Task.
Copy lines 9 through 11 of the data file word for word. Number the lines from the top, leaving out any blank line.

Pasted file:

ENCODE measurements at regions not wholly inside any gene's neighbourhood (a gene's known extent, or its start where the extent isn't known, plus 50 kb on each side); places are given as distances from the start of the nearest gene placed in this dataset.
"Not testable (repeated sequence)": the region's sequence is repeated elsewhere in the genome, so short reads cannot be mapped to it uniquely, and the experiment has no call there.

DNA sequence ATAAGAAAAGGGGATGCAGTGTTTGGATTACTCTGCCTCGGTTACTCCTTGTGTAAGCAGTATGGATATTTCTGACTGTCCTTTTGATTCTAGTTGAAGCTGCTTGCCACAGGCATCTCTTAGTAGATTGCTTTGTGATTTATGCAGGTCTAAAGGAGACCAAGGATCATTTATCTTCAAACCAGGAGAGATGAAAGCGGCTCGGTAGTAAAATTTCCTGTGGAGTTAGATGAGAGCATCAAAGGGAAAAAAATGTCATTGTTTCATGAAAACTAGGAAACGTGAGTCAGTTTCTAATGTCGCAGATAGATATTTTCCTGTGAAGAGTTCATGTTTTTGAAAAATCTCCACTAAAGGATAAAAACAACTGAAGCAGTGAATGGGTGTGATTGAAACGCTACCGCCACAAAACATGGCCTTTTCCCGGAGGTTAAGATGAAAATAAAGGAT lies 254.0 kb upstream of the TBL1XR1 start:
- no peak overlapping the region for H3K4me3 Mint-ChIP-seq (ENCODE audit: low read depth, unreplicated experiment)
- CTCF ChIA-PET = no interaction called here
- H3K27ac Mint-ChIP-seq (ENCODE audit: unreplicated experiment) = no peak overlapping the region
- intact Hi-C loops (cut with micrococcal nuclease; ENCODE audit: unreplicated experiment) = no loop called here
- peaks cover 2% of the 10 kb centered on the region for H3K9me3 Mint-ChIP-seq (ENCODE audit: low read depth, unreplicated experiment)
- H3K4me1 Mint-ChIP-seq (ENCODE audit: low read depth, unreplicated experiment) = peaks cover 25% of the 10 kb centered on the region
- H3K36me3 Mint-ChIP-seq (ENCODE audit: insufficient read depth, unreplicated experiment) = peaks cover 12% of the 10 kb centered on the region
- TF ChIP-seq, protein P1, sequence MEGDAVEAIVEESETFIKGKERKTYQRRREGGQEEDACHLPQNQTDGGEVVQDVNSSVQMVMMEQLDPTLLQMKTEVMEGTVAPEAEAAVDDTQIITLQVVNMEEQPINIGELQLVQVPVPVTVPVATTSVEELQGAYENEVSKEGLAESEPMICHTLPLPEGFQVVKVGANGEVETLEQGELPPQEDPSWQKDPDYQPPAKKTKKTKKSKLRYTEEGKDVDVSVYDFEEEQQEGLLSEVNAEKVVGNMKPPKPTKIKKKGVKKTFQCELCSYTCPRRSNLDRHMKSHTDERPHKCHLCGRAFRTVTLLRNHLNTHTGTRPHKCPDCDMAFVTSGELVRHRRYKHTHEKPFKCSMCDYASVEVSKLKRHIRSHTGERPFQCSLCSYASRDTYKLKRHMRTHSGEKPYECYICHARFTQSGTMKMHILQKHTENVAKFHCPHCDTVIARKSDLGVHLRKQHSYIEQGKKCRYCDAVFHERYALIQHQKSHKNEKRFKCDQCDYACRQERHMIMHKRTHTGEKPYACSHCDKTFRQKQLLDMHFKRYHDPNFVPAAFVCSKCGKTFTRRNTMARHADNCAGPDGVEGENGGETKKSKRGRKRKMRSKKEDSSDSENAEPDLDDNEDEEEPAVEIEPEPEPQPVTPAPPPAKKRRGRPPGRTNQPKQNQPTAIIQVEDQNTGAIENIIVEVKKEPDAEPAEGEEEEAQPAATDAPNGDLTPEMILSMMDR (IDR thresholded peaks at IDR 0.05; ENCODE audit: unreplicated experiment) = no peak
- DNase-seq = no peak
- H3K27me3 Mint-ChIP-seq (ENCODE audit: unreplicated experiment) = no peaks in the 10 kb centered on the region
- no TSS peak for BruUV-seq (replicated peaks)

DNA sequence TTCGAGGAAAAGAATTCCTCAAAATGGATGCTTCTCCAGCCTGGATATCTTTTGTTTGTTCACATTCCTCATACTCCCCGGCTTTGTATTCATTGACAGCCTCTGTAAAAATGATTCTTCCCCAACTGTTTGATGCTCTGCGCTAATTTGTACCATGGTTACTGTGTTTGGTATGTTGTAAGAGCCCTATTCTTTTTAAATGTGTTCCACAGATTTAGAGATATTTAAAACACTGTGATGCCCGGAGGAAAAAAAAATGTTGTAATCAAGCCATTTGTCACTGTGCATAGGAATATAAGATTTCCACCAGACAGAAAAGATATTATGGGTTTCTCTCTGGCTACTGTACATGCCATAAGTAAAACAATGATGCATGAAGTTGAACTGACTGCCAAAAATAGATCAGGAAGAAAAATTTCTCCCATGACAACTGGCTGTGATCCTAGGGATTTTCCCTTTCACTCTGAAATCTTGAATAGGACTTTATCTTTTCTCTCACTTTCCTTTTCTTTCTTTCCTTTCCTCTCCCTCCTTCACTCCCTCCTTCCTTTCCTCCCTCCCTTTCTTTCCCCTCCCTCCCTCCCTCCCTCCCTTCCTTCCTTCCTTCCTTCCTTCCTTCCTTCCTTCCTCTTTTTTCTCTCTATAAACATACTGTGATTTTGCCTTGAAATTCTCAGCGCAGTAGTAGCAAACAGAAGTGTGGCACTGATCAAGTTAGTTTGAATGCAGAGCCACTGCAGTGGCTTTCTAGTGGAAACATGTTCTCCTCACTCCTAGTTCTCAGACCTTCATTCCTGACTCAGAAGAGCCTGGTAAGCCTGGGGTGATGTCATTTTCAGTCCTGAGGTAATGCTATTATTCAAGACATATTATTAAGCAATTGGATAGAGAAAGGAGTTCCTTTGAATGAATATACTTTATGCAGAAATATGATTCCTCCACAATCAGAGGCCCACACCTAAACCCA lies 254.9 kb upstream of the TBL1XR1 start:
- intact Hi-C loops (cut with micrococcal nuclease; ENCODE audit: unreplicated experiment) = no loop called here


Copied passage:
- H3K4me1 Mint-ChIP-seq (ENCODE audit: low read depth, unreplicated experiment) = peaks cover 25% of the 10 kb centered on the region
- H3K36me3 Mint-ChIP-seq (ENCODE audit: insufficient read depth, unreplicated experiment) = peaks cover 12% of the 10 kb centered on the region
- TF ChIP-seq, protein P1, sequence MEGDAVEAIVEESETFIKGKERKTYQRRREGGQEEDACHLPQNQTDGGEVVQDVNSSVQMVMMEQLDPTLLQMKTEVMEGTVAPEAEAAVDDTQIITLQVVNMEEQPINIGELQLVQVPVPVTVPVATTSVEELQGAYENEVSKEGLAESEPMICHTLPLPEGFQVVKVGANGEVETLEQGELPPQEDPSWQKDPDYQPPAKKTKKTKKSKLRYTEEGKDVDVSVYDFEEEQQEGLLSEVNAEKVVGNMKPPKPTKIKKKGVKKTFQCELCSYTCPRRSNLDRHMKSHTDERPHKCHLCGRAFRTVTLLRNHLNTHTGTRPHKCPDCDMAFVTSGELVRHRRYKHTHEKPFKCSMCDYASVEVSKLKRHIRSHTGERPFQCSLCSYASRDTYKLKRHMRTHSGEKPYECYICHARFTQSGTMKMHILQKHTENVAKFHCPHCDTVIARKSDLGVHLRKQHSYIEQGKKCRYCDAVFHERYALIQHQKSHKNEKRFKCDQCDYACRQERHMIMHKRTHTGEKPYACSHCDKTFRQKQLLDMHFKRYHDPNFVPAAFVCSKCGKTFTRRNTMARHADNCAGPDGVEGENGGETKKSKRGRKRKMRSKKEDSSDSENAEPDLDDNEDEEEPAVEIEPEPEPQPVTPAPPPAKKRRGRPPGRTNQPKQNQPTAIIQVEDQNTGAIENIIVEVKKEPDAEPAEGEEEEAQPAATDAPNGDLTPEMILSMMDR (IDR thresholded peaks at IDR 0.05; ENCODE audit: unreplicated experiment) = no peak